After converting all of my (require 'PACKAGE-NAME) calls and related expressions to filled use-package wrappers, I learned about the :bind parameter. Instead of manually setting key binds with a setq, :bind takes a list of dotted pairs and binds the function (defined in the second spot of the pair), to the key sequence stated in the first spot of the pair.

For example, to setup my preferred ispell key-bindings, I used the following :bind parameter in my ispell use-package call:

(use-package ispell
  :ensure t
  (("C-c w" . 'ispell-word)
   ("C-c r" . 'ispell-region)))

This helps to keep the configuration a bit cleaner and organized. The syntax is also straight-forward and easy to remember.

System Specific Load Files

Finally, I moved all my work-specific emacs configuration (setting up Allegro Common Lisp, defining some helper functions… and anything Windows specific) into it’s own emacs-work.el file. With that in it’s own separate file, I just needed to load it from my main .emacs configuration. The only issue with that, is I only want it to load on my work computer. So, I wrapped it with a nice little handler:

(when (string-equal system-name "LAFAYETTE")
  (load "~/.emacs-work.el"))

This works because I don’t name my home computers with the same name as my work machine. This little tweak worked so well, that I decided to make another file, emacs-linux.el, that I could dump my Linux and/or home specific configuration into. I only load it when on a GNU/Linux machine:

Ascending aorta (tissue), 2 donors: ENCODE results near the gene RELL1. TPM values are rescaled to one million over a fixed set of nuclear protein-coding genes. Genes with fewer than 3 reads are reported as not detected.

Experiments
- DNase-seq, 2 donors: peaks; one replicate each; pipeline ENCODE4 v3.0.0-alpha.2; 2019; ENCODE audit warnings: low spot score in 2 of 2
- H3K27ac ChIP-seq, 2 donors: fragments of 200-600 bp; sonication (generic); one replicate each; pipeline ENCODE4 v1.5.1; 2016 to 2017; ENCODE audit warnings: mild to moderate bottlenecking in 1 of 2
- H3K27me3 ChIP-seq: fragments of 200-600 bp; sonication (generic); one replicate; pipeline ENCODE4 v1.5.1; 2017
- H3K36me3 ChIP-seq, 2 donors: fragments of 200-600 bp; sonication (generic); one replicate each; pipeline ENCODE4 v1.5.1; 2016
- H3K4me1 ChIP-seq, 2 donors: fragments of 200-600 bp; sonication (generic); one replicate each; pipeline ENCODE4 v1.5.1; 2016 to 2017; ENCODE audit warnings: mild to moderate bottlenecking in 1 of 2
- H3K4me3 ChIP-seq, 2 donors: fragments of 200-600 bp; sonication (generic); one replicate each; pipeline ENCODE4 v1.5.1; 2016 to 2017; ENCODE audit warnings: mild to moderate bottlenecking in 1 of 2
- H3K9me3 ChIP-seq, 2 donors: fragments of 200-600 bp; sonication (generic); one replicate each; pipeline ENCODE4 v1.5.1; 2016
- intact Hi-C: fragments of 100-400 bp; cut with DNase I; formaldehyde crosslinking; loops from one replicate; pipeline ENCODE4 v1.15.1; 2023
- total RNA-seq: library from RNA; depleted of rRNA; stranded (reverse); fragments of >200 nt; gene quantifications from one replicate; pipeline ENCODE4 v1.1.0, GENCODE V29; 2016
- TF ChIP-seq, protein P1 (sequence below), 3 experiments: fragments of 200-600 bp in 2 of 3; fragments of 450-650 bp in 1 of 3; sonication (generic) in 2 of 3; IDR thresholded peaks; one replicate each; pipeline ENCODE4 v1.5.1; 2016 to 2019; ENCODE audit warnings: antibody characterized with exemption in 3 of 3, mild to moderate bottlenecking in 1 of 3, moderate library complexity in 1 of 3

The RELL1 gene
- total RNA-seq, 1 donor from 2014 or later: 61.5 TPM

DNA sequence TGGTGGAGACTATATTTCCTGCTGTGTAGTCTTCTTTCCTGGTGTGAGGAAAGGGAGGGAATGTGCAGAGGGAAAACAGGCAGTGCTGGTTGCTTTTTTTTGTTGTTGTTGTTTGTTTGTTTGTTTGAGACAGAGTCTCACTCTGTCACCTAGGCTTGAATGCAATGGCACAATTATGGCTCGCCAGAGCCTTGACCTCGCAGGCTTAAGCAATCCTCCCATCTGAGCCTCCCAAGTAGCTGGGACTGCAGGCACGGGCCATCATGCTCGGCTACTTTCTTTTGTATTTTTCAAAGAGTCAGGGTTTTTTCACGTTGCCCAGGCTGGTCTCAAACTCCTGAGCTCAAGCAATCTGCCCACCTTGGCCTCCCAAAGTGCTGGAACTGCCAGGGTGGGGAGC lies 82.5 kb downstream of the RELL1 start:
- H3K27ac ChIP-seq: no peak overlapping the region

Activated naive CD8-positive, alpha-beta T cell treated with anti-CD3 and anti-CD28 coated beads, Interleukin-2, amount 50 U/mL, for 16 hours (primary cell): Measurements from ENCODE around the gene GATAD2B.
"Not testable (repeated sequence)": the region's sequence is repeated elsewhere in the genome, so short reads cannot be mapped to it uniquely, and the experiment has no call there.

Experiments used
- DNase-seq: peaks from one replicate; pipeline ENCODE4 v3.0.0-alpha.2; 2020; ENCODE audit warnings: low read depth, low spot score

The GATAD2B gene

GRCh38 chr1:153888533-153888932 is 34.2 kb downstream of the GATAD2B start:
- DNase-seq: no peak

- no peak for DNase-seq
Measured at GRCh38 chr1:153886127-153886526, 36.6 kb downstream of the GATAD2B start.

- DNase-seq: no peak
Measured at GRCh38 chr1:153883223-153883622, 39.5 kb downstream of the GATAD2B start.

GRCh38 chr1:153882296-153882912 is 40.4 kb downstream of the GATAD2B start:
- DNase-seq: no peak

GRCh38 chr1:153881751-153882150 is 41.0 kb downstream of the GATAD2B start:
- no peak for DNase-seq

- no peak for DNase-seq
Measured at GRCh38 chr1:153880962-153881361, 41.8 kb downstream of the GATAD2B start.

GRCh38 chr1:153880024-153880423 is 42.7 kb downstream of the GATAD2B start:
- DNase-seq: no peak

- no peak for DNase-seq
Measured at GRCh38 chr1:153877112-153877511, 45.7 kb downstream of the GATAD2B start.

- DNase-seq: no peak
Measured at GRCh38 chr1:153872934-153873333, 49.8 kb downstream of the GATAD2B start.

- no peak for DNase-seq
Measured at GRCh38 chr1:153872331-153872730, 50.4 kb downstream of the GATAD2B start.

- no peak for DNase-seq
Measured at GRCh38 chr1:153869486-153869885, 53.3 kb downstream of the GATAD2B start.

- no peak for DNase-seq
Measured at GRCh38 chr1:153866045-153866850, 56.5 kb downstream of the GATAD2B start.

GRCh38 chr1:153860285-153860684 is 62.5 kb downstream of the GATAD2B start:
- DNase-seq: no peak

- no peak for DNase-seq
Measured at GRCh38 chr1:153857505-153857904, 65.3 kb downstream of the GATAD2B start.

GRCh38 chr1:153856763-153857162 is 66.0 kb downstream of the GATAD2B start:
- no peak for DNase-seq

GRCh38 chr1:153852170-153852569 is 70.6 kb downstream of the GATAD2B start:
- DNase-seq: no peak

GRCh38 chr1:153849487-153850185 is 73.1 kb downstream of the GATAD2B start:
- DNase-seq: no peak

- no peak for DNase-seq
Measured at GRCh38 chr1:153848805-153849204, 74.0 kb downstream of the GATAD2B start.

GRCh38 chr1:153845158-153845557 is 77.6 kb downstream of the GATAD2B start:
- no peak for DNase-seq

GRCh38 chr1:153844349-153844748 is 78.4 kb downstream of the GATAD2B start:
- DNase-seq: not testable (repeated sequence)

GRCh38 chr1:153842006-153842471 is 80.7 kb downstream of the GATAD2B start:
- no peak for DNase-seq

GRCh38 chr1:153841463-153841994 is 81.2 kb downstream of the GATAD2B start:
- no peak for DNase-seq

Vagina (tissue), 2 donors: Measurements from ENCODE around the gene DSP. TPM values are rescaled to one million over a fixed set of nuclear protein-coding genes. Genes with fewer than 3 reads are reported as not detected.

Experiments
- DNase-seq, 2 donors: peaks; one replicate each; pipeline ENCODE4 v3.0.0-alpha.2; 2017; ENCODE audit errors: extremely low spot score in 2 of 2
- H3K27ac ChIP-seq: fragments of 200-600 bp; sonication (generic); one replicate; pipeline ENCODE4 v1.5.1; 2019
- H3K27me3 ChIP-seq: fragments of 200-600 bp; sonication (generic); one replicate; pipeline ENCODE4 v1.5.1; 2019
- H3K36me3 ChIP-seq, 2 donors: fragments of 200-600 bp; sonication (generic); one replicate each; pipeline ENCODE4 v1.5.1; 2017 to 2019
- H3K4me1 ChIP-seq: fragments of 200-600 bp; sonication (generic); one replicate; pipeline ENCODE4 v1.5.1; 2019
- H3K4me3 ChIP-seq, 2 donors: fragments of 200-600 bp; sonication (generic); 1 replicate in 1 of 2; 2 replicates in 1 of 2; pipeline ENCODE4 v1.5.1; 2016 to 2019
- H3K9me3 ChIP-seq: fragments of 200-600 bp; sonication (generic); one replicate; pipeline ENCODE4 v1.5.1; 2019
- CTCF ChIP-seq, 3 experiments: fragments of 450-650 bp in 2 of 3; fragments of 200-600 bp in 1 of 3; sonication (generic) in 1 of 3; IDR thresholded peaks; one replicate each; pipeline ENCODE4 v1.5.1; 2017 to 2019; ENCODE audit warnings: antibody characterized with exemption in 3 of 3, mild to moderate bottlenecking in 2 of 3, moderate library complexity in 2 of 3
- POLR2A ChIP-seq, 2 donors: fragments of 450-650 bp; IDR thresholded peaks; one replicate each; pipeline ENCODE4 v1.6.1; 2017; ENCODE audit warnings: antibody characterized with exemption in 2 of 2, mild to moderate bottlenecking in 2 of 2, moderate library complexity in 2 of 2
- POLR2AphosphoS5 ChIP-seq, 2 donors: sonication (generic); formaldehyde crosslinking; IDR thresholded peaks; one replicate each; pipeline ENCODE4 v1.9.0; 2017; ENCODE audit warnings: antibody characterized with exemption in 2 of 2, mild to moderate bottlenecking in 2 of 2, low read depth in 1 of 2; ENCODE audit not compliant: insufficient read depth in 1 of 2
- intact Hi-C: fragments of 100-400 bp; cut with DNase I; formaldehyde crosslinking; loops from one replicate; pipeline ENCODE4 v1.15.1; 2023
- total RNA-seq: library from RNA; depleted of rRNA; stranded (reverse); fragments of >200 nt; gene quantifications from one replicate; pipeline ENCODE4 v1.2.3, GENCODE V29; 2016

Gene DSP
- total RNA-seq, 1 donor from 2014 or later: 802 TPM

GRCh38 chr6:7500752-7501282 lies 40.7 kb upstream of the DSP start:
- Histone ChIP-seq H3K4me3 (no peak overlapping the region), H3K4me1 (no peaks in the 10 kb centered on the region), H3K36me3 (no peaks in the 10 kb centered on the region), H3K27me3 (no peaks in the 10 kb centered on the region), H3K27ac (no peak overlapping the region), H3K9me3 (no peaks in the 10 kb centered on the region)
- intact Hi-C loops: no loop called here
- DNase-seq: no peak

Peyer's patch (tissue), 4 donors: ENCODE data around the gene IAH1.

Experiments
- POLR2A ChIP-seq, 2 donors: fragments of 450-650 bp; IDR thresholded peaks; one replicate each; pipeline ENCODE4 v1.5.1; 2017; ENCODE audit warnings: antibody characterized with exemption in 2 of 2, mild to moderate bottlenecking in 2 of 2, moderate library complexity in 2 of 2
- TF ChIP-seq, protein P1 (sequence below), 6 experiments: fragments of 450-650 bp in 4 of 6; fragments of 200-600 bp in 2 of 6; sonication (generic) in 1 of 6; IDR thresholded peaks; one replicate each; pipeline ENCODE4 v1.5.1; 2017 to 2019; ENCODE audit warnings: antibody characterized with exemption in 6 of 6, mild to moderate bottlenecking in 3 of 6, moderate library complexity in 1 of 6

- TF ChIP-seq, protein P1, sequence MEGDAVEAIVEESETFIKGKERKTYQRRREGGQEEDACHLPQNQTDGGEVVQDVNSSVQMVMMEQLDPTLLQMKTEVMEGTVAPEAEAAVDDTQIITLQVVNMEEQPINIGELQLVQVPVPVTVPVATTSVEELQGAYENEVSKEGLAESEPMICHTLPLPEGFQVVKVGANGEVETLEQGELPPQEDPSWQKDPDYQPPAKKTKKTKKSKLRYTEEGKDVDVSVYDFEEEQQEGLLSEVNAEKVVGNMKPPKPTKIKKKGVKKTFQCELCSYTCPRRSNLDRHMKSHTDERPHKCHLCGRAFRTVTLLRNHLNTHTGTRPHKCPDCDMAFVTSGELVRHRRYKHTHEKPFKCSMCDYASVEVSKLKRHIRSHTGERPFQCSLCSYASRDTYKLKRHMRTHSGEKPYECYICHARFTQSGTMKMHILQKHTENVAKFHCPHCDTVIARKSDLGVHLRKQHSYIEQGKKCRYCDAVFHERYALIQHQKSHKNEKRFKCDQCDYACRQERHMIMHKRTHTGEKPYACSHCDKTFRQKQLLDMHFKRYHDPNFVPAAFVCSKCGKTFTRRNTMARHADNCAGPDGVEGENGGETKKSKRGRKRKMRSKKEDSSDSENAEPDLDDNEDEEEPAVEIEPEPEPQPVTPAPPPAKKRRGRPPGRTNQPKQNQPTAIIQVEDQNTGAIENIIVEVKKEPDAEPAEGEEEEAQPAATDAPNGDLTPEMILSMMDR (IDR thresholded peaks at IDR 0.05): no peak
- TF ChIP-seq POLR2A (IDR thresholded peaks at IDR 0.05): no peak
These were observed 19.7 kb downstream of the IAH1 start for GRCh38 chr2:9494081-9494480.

(when (string-equal system-type "gnu/linux")
  (load "~/.emacs-linux.el"))

I’ve really enjoyed the ability to only load parts of my configuration when a certain condition is met. Breaking down my configuration into use-specific components seems like a good idea (like abstracting messy code to smaller functions). Right now, I try to keep my configuration file partitioned into sections, based on use-case (Writing, Development, Appearance, etc). However, as I continue to fine-tune my emacs setup, I think I might break those sections into actual files, and then load them from the main config.

The only issue I can see with that is that it can be confusing with overlapping use-cases. However, I already have to deal with that in a single configuration (which section to put it in), and my process of converting everything to use-package has actually started to minimize that issue. So it might work…

Next Steps

Now that I have an “Evil” Emacs setup configured, things should be returning to business as usually. As I work, I sure there’ll be a forgotten package here or there that needs to added. However, with use-package, that should be a piece of cake, and easy to maintain from here on out.